“[In the Aeon of] Horus, the child… we come to perceive events as a continual growth…” -Aleister Crowley, Introduction to the Book of the Law
This new Aeon of human existence is a new dawn of a shift in our point-of-views. With the reception of Liber AL vel Legis, or the Book of the Law, in 1904 by Aleister Crowley, the paradigm of Thelema was brought to the world. Only a year after, Einstein had his famous “miracle year” which revolutionized physics and brought us, among other things, the special theory of relativity. Less than two decades later, quantum mechanics would spring onto the scene with full force and lead to technological achievements like transistors, computers, and A-bombs. In this century, not only were protons, neutrons, and quarks discovered, but so was the double-helix structure of DNA, genes, and other biological advances like stem-cell and cloning. There was the rise of psychology and neurology. There were incredible leaps in transportation (e.g. personal cars and commercial airliners) and communication (e.g., cell phones and the Internet). With the turn of the 21st century, it is an exciting time as ever to exist with much amazing growth remaining possible ahead of us.
Consider how much growth has happened to the human race in the last century, especially in terms of the advances in physics, biology, and technology. Consider one’s own development and how much growth one has gone through physically, emotionally, and intellectually.
One may recognize the immense amount of growth that occurred in the period when one was a child. Childhood is a time of great openness and vitality, among other things. Being in this New Aeon of the Crowned & Conquering Child, each person may (much to their benefit) identify with this symbol of a child.
Now let us consider the characteristics of a child:
Openness to Experience
Ever-renewed Vitality & Resilience
and most importantly…
As a symbol of this ideal, Thelema has Horus, the Egyptian sky and sun god, especially under the form of “Ra-Hoor-Khuit” (Ra-Horakhty was a synthesis of the gods of Ra and Horus in ancient times). Speaking in terms of the occult mysteries, Aleister Crowley writes in “Liber Samekh,”
“In the Neophyte Ritual of Golden Dawn (As it is printed in Equinox I, II, for the old aeon) the Hierophant is the perfected Osiris, who brings the candidate, the natural Osiris, to identity with himself. But in the new Aeon the Hierophant is Horus (Liber CCXX, I, 49) therefore the Candidate will be Horus too. What then is the formula of the initiation of Horus? It will no longer be that of the Man, through Death. It will be the natural growth of the Child. His experiences will no more be regarded as catastrophic. Their hieroglyph is the Fool: the innocent and impotent Harpocrates Babe becomes the Horus Adult by obtaining the Wand. ‘Der reine Thor’ seizes the Sacred Lance. Bacchus becomes Pan.” (emphasis added)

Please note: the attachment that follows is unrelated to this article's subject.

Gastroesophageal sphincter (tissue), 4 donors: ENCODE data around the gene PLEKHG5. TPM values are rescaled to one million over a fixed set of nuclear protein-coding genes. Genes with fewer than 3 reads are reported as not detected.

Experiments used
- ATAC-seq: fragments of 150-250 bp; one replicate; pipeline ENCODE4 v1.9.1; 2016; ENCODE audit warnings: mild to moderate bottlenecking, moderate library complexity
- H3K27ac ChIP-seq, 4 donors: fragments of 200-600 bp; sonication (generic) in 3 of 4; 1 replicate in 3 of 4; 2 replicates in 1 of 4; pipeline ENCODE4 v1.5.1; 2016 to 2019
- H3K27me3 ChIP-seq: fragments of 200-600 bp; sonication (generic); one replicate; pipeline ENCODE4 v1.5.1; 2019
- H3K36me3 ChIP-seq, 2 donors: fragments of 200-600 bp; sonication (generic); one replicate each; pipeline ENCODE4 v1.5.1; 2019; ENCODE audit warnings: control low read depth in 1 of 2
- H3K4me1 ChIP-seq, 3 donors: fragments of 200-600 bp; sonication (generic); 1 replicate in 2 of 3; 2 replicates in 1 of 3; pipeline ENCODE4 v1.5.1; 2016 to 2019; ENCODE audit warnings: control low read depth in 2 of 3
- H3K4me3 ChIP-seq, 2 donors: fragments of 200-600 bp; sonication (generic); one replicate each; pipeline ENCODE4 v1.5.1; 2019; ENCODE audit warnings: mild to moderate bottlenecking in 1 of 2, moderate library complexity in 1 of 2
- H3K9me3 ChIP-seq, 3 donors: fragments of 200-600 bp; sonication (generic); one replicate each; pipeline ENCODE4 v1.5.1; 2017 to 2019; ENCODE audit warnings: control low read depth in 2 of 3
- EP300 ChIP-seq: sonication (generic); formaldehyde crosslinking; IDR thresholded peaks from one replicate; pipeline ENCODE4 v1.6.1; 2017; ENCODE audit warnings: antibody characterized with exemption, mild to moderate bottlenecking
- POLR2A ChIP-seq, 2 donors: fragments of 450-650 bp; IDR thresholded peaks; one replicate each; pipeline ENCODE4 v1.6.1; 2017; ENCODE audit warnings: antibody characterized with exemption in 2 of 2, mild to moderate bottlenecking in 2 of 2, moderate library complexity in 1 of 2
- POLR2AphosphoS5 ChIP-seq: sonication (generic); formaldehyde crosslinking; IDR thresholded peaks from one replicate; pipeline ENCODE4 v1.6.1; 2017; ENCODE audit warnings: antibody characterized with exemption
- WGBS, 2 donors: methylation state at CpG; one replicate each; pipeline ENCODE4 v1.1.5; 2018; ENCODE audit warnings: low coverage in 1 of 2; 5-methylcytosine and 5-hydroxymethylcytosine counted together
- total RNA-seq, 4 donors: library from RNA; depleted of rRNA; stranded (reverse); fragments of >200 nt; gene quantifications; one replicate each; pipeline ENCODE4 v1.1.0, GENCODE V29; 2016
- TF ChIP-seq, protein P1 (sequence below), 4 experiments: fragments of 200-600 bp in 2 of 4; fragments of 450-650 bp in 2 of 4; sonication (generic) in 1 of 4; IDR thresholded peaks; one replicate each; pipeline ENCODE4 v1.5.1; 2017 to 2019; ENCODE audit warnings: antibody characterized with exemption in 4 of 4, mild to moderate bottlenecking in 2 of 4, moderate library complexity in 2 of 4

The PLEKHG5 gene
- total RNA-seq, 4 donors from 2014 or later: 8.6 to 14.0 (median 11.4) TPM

In the occult mysteries, one formerly identified with a form of the ideal man which was typified by the dying-and-resurrecting form – in this case it is the Egyptian Osiris. Now the ideal is the child with the formula of Ever-continual Growth. Just as dawn is understood to always follow the ordeals of midnight and spring always follows the ordeals of winter, we understand that all psychological ordeals – including the ‘death of the ego’ – are not catastrophic (although they, like the hour of midnight and the season of winter may seem so while living through them), but are in fact part of our Ever-continual Growth. But Thelema doesn’t just deal with the occult mysteries because, as mentioned at the beginning of this essay, Thelema is an all-encompassing paradigm and it is advantageously applicable to all facets of life. Thelemites therefore are open to all experience, however much joy or suffering may arise because all things are accepted as part of “love under will;” all experiences of all degrees add to one’s being. Crowley wrote in “Liber Tzaddi,”
My adepts stand upright; their head above the heavens, their feet below the hells.